Connecting local responses around the world
I was just one week in Indonesia and filled with all the feelings one has when in a new country - excitement, apprehension, curiousity... So, armed with just a 1-page ToR and an Indonesian Language Dictionary I was sent along by my new employer, UNFPA, to the ACP Facilitators Conference in Bogor, Indonesia.
First stop... the CLC website, where I started reading the blogs and working my way through some of the ACP learning materials. I couldn't believe what I was reading! This ACP - it seems great! To me, it seemed that I may have finally found a true example of "community ownership" and ëmpowerment", 2 principles that I have always subscribed to, but have never experienced in reality. In fact, prior to arriving in Indonesia, I had become a little jaded, a bit pessimistic as to whether such ideals are just "buzzwords", used to make projects more appealing, more politically correct per se. Over the years I have wondered if these words, "community ownership" and "empowerment" were in fact like spices. Good spices make food yummy. It makes us want to eat it. But throughout history, spices have been used to cover up rotting vegetables or bad meat. So that was my fear. What really lies under these yummy words and ideas? Bad meat?
So I attended my first ACP conference with an alert mind but an open heart, keen to find new inspiration...
Day 1 - OMG I have to improve my Indonesian!. We played some ice-breaker games in small groups, and after the first game we had to report on what we had learned about our new friends. I hoped hoped hoped that nobody would notice me... perhaps I can just fade into the crowd..... but of course, I had to present. All of a sudden I lost my entire Indonesian vocabulary (trust me, it wasn't that big to start with) and the only 2 words I could find were "pretty" and "sick". Not a great choice really, so I went with "pretty", the better of the two. The problem was, I was reporting on a couple of men! I guess it broke the ice.......
I have enrolled in language lessons now, by the way.
To be honest, I left Day 1 feeling flat and deflated. These people are amazing! They are experienced, knowledgable and passionate. But I am useless! What could I ever contribute to such a capable group?! I thought about going home, to Jakarta. But instead, I went back to the ACP materials. I asked myself, what can I learn from ACP and from these great people? And then, like a lightbulb, I realised. I must focus on my strengths! I must listen and learn! I must become SALTY!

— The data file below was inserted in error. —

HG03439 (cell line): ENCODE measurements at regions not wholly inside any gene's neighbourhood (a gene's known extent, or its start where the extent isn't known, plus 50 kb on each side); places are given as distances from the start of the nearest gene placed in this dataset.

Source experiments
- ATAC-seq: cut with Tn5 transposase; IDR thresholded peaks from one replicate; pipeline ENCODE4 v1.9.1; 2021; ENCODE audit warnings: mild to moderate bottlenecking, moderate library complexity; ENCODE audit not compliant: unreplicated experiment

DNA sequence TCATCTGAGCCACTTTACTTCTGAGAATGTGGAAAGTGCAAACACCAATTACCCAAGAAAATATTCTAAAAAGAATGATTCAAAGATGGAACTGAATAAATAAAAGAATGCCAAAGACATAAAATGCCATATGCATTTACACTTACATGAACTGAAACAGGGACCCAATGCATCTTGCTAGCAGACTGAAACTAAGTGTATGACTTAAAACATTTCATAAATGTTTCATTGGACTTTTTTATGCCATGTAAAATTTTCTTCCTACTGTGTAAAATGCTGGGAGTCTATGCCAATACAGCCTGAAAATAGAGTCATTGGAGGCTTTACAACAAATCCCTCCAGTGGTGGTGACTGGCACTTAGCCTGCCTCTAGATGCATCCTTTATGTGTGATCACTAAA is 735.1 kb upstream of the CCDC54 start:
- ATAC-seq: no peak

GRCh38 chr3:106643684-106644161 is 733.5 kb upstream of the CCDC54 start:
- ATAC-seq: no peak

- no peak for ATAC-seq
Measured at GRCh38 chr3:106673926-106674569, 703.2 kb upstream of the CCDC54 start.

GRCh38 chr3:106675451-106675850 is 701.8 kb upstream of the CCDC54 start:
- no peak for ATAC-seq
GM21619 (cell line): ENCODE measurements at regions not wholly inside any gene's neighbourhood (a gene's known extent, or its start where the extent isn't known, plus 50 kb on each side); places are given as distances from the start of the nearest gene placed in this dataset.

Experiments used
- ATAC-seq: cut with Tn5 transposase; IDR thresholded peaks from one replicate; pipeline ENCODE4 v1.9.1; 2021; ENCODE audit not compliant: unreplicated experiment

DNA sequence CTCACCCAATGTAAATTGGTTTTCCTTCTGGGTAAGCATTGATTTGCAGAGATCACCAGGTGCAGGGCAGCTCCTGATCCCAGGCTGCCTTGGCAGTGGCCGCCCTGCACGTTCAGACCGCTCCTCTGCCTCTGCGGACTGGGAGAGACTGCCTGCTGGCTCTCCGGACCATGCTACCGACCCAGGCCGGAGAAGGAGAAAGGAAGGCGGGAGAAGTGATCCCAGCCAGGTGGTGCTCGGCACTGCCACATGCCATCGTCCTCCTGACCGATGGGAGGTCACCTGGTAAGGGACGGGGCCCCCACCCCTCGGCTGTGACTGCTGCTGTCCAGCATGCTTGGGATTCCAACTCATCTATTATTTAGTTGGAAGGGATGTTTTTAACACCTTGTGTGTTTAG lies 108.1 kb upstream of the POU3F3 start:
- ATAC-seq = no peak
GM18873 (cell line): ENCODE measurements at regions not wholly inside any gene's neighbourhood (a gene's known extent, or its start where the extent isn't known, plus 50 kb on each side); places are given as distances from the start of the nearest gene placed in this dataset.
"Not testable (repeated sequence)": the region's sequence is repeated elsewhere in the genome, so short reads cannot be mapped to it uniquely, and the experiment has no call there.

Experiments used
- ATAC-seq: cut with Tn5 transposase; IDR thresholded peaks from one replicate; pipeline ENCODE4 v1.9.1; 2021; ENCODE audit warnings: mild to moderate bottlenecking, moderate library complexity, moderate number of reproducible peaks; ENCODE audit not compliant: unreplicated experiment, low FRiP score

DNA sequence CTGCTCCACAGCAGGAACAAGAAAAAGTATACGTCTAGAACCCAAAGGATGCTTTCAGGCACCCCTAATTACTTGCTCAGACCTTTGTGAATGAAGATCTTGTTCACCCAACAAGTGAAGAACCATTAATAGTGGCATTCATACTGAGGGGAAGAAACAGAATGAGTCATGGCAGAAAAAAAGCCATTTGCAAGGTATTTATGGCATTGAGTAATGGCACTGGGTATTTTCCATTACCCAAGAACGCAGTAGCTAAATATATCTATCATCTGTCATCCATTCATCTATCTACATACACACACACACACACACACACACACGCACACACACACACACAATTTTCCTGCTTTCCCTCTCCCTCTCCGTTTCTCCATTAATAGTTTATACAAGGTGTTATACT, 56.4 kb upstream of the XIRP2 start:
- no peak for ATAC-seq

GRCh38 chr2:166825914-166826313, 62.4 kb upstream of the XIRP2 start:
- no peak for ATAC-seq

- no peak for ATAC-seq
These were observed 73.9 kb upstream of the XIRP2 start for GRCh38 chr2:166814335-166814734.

So, I started day 2 with a new mandate - to STIMULATE, APPRECIATE, LISTEN and TRANSFER. With the kind help of some translators I listened to the stories of my new friends, asked lots of stimulating questions and even shared a story or two from my own experiences. I began to appreciate more and more the wonderful diversity of the group and the work they do in ACP and beyond. Adopting SALT was turning out to be quite easy!
The conference was a success (see Chandra's blog). Turns out, there's no bad meat in this soup - just salt ;-) The Facilitators came from many backgrounds, ages and experiences. All 3 genders were represented. It was a diverse group but everone was united through their commitment to ACP. At the Bogor ACP Facilitators Conference I met people who were salty not only in their work, but in their lives. I met people who are committed to working with communities so that they can achieve their dream to be AIDS Competent. I think I may have found my inspiration....
My plan now is to attend some SALT visits with my new friends, and to look for more opportunities to learn. In my role at UNFPA, I know now that rather trying to find problems to solve, I can look for the strengths, and celebrate these. Rather than trying to find answers to questions, I can instead just listen, learn and appreciate. So this is what I will do, always keeping my hand held out in case someone needs it.
Thank you to all the wonderful ACP Facilitators in Indonesia for helping me to build this dream....